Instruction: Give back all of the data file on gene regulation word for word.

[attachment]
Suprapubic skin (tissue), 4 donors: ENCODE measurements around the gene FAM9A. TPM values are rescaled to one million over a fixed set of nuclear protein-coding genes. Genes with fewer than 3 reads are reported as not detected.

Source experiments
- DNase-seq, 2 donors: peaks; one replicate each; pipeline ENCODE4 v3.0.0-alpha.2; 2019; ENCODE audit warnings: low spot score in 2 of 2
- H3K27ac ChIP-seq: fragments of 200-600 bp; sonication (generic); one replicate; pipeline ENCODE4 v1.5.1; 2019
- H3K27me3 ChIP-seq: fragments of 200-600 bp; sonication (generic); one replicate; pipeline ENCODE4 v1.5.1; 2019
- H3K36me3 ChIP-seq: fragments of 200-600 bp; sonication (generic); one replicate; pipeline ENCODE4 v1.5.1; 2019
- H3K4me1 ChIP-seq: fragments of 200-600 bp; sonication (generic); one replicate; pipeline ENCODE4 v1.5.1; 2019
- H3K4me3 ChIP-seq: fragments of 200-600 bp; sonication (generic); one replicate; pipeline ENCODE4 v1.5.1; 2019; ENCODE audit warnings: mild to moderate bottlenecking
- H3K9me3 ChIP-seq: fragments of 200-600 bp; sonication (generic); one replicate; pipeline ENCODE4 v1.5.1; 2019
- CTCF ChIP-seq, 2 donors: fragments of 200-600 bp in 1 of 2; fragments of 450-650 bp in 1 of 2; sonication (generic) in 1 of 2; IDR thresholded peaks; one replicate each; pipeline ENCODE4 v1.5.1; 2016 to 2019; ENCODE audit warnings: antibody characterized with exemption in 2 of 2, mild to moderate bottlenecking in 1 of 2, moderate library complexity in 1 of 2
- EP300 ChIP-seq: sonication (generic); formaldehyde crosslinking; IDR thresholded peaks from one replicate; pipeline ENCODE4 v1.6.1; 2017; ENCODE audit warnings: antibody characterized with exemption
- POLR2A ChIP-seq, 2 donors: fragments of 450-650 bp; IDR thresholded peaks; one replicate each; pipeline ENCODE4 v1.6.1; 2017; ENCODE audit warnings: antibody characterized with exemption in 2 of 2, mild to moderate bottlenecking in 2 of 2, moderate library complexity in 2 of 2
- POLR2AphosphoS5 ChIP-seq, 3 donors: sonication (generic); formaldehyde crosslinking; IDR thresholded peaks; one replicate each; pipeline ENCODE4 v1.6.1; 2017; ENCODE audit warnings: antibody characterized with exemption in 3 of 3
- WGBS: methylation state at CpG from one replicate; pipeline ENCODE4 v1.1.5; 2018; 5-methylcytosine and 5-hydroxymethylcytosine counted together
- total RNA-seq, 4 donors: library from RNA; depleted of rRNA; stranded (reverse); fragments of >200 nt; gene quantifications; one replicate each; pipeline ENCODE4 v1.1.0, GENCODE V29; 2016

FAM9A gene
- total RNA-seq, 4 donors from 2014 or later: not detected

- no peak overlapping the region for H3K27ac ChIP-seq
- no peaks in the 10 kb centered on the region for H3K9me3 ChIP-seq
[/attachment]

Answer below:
Suprapubic skin (tissue), 4 donors: ENCODE measurements around the gene FAM9A. TPM values are rescaled to one million over a fixed set of nuclear protein-coding genes. Genes with fewer than 3 reads are reported as not detected.

Source experiments
- DNase-seq, 2 donors: peaks; one replicate each; pipeline ENCODE4 v3.0.0-alpha.2; 2019; ENCODE audit warnings: low spot score in 2 of 2
- H3K27ac ChIP-seq: fragments of 200-600 bp; sonication (generic); one replicate; pipeline ENCODE4 v1.5.1; 2019
- H3K27me3 ChIP-seq: fragments of 200-600 bp; sonication (generic); one replicate; pipeline ENCODE4 v1.5.1; 2019
- H3K36me3 ChIP-seq: fragments of 200-600 bp; sonication (generic); one replicate; pipeline ENCODE4 v1.5.1; 2019
- H3K4me1 ChIP-seq: fragments of 200-600 bp; sonication (generic); one replicate; pipeline ENCODE4 v1.5.1; 2019
- H3K4me3 ChIP-seq: fragments of 200-600 bp; sonication (generic); one replicate; pipeline ENCODE4 v1.5.1; 2019; ENCODE audit warnings: mild to moderate bottlenecking
- H3K9me3 ChIP-seq: fragments of 200-600 bp; sonication (generic); one replicate; pipeline ENCODE4 v1.5.1; 2019
- CTCF ChIP-seq, 2 donors: fragments of 200-600 bp in 1 of 2; fragments of 450-650 bp in 1 of 2; sonication (generic) in 1 of 2; IDR thresholded peaks; one replicate each; pipeline ENCODE4 v1.5.1; 2016 to 2019; ENCODE audit warnings: antibody characterized with exemption in 2 of 2, mild to moderate bottlenecking in 1 of 2, moderate library complexity in 1 of 2
- EP300 ChIP-seq: sonication (generic); formaldehyde crosslinking; IDR thresholded peaks from one replicate; pipeline ENCODE4 v1.6.1; 2017; ENCODE audit warnings: antibody characterized with exemption
- POLR2A ChIP-seq, 2 donors: fragments of 450-650 bp; IDR thresholded peaks; one replicate each; pipeline ENCODE4 v1.6.1; 2017; ENCODE audit warnings: antibody characterized with exemption in 2 of 2, mild to moderate bottlenecking in 2 of 2, moderate library complexity in 2 of 2
- POLR2AphosphoS5 ChIP-seq, 3 donors: sonication (generic); formaldehyde crosslinking; IDR thresholded peaks; one replicate each; pipeline ENCODE4 v1.6.1; 2017; ENCODE audit warnings: antibody characterized with exemption in 3 of 3
- WGBS: methylation state at CpG from one replicate; pipeline ENCODE4 v1.1.5; 2018; 5-methylcytosine and 5-hydroxymethylcytosine counted together
- total RNA-seq, 4 donors: library from RNA; depleted of rRNA; stranded (reverse); fragments of >200 nt; gene quantifications; one replicate each; pipeline ENCODE4 v1.1.0, GENCODE V29; 2016

FAM9A gene
- total RNA-seq, 4 donors from 2014 or later: not detected

- no peak overlapping the region for H3K27ac ChIP-seq
- no peaks in the 10 kb centered on the region for H3K9me3 ChIP-seq